They have also been asked to ensure that examinations will only be placed in one of the examination rooms where all candidates, armed police and examination invigilators will be in full view.
The aim is to prevent a trend that developed last year where some schools prematurely opened the second paper of the day, usually starting at 11.30am thus exposing it to candidates just before the actual examination begun.
Centre managers, who are also school heads, are under instructions not to allow any examination official into the examination rooms with mobile phones.
In fact, even the centre managers — though allowed to carry mobile phones — cannot be allowed to walk with them into examination rooms.
On Tuesday, candidates will sit mathematics, English and English composition.
On Wednesday, the candidates will take science, Kiswahili and insha.
The candidates will sit social studies and Christian Religious Education the following day.
Ms Mohamed has ordered that examination containers — currently 459 — be opened daily at 6am.
“No centre should start distributing examination papers before the stipulated starting time,” she said.
The containers, she said, will have a double locking system manned by the sub county directors of education and the deputy county commissioners.
“All question papers will be escorted by armed security officers every day of the examination from collection to return of the answer scripts to the container and back to the exam council,” the CS added.
The ministry, she said, had re-evaluated the country’s potential examination irregularities hotspots.
“Although these regions will receive high dependency surveillance during the examinations period, the Ministry of Education — working with the Ministries of Interior and ICT — have stepped up surveillance across the entire country,” she said.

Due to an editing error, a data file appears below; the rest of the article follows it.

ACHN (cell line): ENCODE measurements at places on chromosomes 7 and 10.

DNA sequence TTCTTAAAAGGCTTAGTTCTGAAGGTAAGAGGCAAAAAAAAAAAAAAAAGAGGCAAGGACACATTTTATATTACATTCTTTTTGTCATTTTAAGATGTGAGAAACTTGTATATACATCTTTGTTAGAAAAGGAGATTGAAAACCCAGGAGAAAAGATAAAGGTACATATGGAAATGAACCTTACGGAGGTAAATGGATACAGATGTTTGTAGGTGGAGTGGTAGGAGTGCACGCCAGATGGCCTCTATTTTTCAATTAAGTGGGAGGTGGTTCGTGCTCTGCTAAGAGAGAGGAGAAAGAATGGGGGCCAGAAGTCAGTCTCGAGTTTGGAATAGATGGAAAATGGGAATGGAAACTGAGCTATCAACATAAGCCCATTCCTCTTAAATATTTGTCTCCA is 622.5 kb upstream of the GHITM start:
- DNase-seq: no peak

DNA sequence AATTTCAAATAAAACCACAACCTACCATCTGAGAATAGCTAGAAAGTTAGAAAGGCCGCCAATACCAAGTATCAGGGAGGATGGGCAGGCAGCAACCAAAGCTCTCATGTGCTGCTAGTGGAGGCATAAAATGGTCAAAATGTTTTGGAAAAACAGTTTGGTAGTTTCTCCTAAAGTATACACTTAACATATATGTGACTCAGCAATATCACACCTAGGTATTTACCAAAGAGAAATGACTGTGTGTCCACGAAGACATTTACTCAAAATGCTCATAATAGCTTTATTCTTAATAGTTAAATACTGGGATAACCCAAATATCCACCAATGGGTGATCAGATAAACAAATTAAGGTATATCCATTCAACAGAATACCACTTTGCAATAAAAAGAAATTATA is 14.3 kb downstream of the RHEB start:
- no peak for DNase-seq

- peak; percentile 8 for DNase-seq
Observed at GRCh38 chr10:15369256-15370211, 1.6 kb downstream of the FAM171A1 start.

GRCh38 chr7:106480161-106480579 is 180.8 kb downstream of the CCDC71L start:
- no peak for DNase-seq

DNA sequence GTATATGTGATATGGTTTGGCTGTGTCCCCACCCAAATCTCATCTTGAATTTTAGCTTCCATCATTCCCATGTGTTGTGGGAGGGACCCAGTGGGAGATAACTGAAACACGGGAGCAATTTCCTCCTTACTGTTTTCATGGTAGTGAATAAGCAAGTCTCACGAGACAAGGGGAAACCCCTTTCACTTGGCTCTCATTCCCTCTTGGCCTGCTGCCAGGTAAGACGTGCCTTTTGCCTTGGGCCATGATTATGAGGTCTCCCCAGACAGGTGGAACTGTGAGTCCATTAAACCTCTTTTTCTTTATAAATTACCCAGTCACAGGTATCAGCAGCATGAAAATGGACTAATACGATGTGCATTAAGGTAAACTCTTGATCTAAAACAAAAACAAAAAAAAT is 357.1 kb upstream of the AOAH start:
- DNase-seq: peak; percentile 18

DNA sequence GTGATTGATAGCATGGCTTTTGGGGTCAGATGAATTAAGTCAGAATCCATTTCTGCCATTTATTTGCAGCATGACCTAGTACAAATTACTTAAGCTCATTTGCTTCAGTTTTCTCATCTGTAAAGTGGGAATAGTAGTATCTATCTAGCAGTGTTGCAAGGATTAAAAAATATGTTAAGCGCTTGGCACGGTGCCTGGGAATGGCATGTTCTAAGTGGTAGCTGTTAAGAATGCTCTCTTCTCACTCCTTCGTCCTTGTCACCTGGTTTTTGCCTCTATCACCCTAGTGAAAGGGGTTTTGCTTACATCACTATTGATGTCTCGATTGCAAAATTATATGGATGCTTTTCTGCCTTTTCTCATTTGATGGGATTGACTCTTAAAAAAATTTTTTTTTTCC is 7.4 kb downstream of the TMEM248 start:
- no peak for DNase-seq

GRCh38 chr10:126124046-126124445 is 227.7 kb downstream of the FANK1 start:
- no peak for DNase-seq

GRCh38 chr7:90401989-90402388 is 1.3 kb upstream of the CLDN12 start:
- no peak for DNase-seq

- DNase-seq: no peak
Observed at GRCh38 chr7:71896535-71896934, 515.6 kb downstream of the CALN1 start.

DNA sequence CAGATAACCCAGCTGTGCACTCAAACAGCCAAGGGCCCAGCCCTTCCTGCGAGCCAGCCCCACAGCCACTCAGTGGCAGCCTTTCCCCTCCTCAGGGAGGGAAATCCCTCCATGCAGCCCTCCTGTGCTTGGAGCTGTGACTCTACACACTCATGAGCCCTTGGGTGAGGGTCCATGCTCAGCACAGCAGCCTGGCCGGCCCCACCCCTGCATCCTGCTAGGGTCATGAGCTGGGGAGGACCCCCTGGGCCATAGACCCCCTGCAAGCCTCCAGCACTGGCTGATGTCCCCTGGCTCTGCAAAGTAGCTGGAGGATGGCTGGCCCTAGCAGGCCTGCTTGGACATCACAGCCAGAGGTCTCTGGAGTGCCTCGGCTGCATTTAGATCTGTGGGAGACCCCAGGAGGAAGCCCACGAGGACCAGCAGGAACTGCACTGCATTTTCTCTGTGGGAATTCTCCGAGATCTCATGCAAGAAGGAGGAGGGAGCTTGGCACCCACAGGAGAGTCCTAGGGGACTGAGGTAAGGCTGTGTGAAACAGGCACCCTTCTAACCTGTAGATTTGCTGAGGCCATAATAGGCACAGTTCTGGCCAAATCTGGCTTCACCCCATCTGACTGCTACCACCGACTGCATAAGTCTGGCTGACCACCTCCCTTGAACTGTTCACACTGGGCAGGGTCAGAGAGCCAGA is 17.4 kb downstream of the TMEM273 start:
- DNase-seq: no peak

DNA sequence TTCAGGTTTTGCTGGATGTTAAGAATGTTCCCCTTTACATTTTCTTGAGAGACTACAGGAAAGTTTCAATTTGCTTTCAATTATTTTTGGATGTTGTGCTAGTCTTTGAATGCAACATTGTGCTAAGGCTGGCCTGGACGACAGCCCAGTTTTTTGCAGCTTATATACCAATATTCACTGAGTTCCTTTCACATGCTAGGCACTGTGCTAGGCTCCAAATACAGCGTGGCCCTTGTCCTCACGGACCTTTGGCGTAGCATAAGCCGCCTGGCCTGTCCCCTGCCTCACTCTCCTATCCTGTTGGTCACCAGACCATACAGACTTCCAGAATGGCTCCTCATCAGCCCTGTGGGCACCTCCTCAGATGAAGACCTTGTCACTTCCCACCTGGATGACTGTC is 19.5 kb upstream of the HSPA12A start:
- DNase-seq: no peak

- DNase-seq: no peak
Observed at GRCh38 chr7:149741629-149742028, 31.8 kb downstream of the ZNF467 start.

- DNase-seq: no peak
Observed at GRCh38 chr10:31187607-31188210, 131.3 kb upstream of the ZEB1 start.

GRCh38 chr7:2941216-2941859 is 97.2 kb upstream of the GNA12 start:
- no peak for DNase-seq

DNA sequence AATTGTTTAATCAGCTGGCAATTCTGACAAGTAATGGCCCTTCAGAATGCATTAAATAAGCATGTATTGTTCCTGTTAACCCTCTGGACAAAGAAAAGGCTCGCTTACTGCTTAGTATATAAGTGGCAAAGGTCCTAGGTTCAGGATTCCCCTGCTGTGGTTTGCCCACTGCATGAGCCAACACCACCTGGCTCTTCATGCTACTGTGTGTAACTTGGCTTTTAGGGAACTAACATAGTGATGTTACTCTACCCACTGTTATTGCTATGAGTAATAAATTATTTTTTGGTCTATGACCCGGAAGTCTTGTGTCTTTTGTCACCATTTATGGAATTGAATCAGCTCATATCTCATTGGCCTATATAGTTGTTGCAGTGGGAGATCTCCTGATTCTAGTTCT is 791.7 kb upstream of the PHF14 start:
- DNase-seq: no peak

Centre managers guilty of unsealing the afternoon paper before the stipulated time, she said, will be held liable for this irregularity.
She warned that centres found culpable of cheating, condoning, or aiding in cheating will be disqualified.
The CS warned that candidates found in possession of mobile phones in examination centres will immediately be suspended from school, and expelled from the examination process.
She has also directed that all teachers who will be involved in any exercise of administering the examinations must be registered with the Teachers Service Commission.
In total, close to 244,000 field officers will be involved in the administration of the examination.
In Mwatate, deputy county commissioner Kennedy Muriungi issued a stern warning to officers manning national examinations against taking alcohol during the entire period.
He was speaking during a briefing exercise to KCPE and KCSE centre managers, supervisors, invigilators and local chiefs at the county commissioner’s boardroom in Mwatate, Taita Taveta County.
He said firm action will be taken against officers involved in administration of the examination while drunk and disorderly at the exam centres.
By Daily Nation